Most Rare Thing At Some Olympic Venues: Spectators

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KASHIMA CITY, Japan — For several days, some Olympic football players enjoyed the rarest privileges at the Tokyo Games: the spectators.

While fans have been banned from the vast majority of venues as one of measures to prevent coronavirus infections, the three host provinces still allow a limited number of spectators at their Olympic venues.

Last week, most of the fans at Kashima Football Stadium, about 70 miles northeast of the Olympic Stadium in Ibaraki Prefecture, were schoolchildren dressed alike in summer uniforms and sitting two seats apart.

The stadium was by no means full: more than 1,200 students, escorted by teachers and school officials, were allowed into a hall with a capacity of more than 40,000. Children wearing face masks were instructed to clap but never to cheer loudly.

Of course, enthusiasm sometimes overtook them. In the sweltering match between the USA and Australia on Tuesday, the children mostly remained silent, following the rules. But Alex Morgan A striker to the USA sent a ball into the goal, several shouts broke out. (The goal was canceled by offside decision and the match ended in a 0-0 draw.)

Plans to bring children as spectators were prior to the pandemic and initially many more students would attend the Games. Nearly 10,000 students from 53 schools in the province first applied for student tickets. But after the Games were delayed for a year, many parents withdrew their children. Only about 3,400 students attended the football matches over the three days.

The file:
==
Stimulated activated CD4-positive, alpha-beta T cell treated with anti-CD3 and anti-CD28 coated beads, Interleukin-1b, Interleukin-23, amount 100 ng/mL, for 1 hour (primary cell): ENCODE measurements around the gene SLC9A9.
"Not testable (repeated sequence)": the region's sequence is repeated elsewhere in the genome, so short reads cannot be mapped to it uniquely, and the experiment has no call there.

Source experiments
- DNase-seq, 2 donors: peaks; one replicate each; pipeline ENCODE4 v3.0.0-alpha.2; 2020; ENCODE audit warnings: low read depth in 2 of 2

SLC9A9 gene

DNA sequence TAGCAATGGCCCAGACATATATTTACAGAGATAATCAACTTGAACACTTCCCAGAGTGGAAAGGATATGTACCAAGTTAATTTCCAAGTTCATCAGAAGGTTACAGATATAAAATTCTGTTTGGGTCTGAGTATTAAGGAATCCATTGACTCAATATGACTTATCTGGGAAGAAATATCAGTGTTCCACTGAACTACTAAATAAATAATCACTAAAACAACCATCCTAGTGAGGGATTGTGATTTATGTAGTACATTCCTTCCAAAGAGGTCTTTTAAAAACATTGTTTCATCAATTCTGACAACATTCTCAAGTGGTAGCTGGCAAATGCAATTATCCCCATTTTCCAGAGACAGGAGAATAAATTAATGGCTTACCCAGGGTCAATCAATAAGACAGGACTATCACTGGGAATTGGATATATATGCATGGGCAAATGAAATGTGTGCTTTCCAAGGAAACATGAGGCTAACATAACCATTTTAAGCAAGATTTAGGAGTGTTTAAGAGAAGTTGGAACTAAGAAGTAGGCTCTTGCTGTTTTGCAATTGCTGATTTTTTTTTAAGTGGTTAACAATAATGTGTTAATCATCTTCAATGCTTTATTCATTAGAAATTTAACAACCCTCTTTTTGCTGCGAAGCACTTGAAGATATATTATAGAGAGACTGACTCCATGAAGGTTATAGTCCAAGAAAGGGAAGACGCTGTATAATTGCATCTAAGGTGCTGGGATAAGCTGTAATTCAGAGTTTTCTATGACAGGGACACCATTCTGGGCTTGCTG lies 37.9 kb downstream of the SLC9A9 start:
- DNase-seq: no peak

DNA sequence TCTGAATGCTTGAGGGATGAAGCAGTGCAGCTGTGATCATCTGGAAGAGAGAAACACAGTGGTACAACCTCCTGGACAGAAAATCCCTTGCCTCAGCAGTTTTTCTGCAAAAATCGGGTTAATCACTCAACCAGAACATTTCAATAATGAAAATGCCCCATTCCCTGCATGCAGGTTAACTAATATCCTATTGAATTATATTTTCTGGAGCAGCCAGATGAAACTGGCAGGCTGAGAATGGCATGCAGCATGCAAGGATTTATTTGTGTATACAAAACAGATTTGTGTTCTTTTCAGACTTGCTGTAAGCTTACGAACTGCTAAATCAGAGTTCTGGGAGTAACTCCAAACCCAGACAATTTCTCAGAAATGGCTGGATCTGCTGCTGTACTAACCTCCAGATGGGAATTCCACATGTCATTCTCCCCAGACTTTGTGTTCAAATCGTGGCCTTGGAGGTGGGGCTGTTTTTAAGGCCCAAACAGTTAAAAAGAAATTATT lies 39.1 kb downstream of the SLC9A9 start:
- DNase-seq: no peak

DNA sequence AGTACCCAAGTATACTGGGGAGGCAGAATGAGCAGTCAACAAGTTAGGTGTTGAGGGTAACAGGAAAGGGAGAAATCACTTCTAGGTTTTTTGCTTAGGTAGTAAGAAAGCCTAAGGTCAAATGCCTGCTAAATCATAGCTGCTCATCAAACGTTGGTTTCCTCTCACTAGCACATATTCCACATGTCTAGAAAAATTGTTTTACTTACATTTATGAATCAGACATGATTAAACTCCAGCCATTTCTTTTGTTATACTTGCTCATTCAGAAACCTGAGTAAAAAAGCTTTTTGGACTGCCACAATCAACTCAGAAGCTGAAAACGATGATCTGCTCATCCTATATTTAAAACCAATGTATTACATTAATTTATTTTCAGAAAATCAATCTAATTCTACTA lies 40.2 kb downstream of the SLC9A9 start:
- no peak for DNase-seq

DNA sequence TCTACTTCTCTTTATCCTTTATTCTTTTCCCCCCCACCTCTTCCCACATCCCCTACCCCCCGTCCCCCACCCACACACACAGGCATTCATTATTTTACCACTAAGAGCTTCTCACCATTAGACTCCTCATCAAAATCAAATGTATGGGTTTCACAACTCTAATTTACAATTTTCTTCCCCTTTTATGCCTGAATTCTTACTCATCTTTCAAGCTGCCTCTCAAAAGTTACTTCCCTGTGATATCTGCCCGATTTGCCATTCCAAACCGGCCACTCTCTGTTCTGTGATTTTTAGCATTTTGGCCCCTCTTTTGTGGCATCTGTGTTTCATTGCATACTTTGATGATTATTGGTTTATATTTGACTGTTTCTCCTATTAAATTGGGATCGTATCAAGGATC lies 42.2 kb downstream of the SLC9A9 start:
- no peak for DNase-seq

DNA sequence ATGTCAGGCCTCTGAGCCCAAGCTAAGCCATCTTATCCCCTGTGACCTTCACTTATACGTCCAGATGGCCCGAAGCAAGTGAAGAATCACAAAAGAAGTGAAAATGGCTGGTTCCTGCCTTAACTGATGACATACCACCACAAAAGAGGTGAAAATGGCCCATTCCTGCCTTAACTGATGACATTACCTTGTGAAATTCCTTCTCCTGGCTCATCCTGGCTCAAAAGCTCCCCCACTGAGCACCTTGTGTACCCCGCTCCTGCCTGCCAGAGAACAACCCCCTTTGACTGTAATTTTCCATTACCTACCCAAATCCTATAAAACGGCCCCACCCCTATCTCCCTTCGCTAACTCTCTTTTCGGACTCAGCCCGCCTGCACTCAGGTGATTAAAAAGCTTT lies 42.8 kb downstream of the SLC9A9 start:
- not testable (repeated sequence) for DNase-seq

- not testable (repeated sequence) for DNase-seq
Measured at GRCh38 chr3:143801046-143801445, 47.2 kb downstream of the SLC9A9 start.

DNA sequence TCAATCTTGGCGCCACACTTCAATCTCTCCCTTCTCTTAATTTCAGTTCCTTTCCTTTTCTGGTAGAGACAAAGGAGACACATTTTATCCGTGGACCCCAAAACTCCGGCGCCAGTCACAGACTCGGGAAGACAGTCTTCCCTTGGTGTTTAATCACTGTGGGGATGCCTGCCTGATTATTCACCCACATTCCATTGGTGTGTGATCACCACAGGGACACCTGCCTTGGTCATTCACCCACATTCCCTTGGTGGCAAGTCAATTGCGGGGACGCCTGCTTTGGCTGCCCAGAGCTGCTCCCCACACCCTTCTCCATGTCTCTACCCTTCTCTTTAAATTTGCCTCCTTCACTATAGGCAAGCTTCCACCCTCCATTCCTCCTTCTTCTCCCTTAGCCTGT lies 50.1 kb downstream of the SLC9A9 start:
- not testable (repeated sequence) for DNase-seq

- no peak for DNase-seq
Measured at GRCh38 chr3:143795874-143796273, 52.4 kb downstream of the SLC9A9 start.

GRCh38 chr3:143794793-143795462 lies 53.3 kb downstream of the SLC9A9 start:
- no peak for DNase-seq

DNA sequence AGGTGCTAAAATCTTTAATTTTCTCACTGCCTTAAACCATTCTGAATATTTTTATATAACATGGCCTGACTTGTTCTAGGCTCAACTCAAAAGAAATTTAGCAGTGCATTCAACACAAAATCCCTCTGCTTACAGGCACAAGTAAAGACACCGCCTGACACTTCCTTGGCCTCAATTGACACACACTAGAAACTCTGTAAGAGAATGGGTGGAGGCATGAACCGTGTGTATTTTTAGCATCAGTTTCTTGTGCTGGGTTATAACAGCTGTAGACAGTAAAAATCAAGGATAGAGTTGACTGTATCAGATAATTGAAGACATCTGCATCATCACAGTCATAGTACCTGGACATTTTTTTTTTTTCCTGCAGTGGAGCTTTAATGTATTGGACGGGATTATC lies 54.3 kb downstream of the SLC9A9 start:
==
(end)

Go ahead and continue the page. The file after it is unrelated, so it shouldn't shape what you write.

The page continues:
Some parents decided the opportunity was too good to miss. “The Olympics are very special,” said Hiroyuki Onuma, Principal of Kashima Fuzoku Middle School, who came to the stadium with 60 students on Tuesday. “It will probably be the first and last chance for these kids. It will be a great keepsake for them.”

Honoka Kikuta, 12, said she felt bad that more spectators couldn’t attend. “I think it’s very special to see a game in person,” said Honoka, who brought the American flag to cheer for the USA team. In the relative silence of the stadium, he could hear the players’ conversations on the field, even though he did not understand English words.

Go Saito, 14, said it’s been more than a year since he set foot in the stadium where Kashima Antlers, a local team, plays regularly. “Some of my friends didn’t come because they were worried about infection,” he said. “I’m not worried. We’re doing well on preventive measures. And the Olympics are very special and it may or may not be here just once in my life.”

For the athletes, having someone—anyone—in the stands was a blessing.

“It was great to have some fans, someone in the stands clapping, some cheering,” Morgan said after Tuesday’s game. “It’s hard to play in front of an empty stadium. So it was a nice surprise for us.”

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